Ex aequo et bono

From Wikipedia, the free encyclopedia
Jump to: navigation, search

Ex aequo et bono (Latin for "according to the right and good" or "from equity and conscience") is a phrase derived from Latin that is used as a legal term of art. In the context of arbitration, it refers to the power of the arbitrators to dispense with consideration of the law and consider solely what they consider to be fair and equitable in the case at hand.

Article 38(2) of the Statute of the International Court of Justice (ICJ) provides that the court may decide cases ex aequo et bono, but only where the parties agree thereto.[1] In 1984 the ICJ decided a case using "equitable criteria" in creating a boundary in the Gulf of Maine for Canada and the US.[2]

Article 33 of the United Nations Commission on International Trade Law's Arbitration Rules (1976)[3] provides that the arbitrators shall consider only the applicable law, unless the arbitral agreement allows the arbitrators to consider ex aequo et bono, or amiable compositeur, instead.[4] This rule is also expressed in many national and subnational arbitration laws, for example s. 22 of the Commercial Arbitration Act 1984 (NSW).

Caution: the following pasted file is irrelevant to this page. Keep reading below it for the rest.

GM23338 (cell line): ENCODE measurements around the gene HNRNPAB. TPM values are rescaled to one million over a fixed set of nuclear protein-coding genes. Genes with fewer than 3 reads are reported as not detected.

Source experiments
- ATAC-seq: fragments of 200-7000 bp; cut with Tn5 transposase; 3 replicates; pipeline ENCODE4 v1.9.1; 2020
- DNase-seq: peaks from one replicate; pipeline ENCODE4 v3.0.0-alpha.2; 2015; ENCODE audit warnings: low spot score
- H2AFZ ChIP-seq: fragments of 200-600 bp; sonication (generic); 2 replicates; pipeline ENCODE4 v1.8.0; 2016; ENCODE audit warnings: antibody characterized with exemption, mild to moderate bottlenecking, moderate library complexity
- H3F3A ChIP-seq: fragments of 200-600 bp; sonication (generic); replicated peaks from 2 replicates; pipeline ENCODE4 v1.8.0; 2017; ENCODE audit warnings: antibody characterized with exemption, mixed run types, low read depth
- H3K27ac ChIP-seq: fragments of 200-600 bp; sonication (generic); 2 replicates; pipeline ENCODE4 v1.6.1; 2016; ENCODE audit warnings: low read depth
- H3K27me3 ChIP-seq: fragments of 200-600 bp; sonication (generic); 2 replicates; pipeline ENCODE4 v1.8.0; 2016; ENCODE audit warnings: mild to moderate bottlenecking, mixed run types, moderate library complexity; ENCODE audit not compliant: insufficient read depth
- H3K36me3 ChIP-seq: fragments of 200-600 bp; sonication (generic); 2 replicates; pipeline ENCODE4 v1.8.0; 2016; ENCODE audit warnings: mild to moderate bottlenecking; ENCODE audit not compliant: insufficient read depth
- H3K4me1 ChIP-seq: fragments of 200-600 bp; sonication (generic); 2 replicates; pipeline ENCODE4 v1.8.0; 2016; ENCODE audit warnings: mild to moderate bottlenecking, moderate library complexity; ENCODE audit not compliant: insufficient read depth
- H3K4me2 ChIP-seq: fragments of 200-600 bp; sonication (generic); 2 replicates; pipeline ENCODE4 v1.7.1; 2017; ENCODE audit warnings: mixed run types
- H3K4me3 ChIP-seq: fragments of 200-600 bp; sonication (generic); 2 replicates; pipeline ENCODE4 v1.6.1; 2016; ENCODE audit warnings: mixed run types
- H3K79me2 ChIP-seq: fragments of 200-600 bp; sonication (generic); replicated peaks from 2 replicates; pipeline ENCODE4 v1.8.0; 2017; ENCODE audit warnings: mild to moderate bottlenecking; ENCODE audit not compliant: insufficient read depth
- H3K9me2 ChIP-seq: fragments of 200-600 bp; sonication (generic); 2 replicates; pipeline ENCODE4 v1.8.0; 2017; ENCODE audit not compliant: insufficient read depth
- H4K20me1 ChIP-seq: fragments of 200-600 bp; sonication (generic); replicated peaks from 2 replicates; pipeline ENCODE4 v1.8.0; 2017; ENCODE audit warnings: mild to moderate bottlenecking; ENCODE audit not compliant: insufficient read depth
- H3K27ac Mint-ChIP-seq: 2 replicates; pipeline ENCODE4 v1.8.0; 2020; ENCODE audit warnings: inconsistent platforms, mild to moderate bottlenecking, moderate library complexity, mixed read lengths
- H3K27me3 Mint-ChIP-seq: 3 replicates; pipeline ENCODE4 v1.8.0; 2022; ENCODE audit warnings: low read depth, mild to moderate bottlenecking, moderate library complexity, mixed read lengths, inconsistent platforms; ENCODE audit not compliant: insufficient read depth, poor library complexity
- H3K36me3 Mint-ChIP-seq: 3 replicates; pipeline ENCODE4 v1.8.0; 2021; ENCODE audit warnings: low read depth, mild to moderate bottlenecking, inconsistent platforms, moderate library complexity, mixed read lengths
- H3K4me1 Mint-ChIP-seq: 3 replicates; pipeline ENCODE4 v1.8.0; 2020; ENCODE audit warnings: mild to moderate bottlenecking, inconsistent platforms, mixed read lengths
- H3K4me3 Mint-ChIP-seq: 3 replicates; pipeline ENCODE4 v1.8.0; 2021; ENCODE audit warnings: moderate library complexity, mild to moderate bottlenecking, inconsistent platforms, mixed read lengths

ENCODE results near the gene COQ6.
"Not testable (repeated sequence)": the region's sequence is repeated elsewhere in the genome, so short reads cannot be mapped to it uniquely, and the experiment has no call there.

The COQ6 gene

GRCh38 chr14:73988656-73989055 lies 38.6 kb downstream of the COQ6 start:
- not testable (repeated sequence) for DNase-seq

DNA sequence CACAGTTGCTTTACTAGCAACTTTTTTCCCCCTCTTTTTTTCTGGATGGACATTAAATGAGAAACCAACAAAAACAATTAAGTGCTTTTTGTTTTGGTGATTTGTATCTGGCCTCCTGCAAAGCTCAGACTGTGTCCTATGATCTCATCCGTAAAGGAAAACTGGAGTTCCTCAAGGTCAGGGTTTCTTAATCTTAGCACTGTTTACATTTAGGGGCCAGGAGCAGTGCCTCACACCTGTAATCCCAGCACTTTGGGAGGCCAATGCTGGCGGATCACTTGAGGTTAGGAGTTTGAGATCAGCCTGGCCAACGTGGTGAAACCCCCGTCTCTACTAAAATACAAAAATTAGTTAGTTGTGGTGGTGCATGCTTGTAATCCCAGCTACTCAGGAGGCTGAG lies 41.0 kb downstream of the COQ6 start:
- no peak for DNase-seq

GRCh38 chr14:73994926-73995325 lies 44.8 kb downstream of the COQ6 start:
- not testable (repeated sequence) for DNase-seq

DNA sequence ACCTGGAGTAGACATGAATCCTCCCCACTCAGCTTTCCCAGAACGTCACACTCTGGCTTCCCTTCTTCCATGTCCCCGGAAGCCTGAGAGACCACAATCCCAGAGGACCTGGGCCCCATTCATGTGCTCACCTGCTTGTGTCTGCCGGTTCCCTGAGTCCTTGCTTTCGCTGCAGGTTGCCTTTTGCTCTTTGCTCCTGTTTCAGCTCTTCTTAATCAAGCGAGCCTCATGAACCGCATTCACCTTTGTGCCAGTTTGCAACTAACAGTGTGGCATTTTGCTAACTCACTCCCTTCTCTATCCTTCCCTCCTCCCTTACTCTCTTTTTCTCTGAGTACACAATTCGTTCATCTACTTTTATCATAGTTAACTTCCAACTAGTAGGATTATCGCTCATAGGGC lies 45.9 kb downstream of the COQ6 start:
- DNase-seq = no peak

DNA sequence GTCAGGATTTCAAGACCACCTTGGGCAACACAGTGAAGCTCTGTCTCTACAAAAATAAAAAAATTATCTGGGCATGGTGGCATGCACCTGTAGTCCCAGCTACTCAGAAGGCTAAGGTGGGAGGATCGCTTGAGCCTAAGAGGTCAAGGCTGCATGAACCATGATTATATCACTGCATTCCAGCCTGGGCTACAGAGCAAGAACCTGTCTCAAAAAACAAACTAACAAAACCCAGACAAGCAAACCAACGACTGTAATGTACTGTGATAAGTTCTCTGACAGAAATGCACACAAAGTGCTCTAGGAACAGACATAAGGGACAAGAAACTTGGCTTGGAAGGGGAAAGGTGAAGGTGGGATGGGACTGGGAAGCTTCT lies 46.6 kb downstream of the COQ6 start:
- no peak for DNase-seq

On the other hand, the constituent treaty of the Eritrea–Ethiopia Claims Commission explicitly forbids this body to interpret ex aequo et bono.

See also[edit]


  1. ^ "Statute of the Court". International Court of Justice. 
  2. ^ "Case concerning delimitation of the maritime boundary in the Gulf of Maine Area" (PDF). International Court of Justice. October 12, 1984. 
  3. ^ "UNCITRAL Arbitration Rules" (PDF). United Nations Commission on International Trade Law. 
  4. ^ "Article 33 – Applicable law, amiable compositeur". UNCITRAL Arbitration Rules (1976) United Nations. 

Further reading[edit]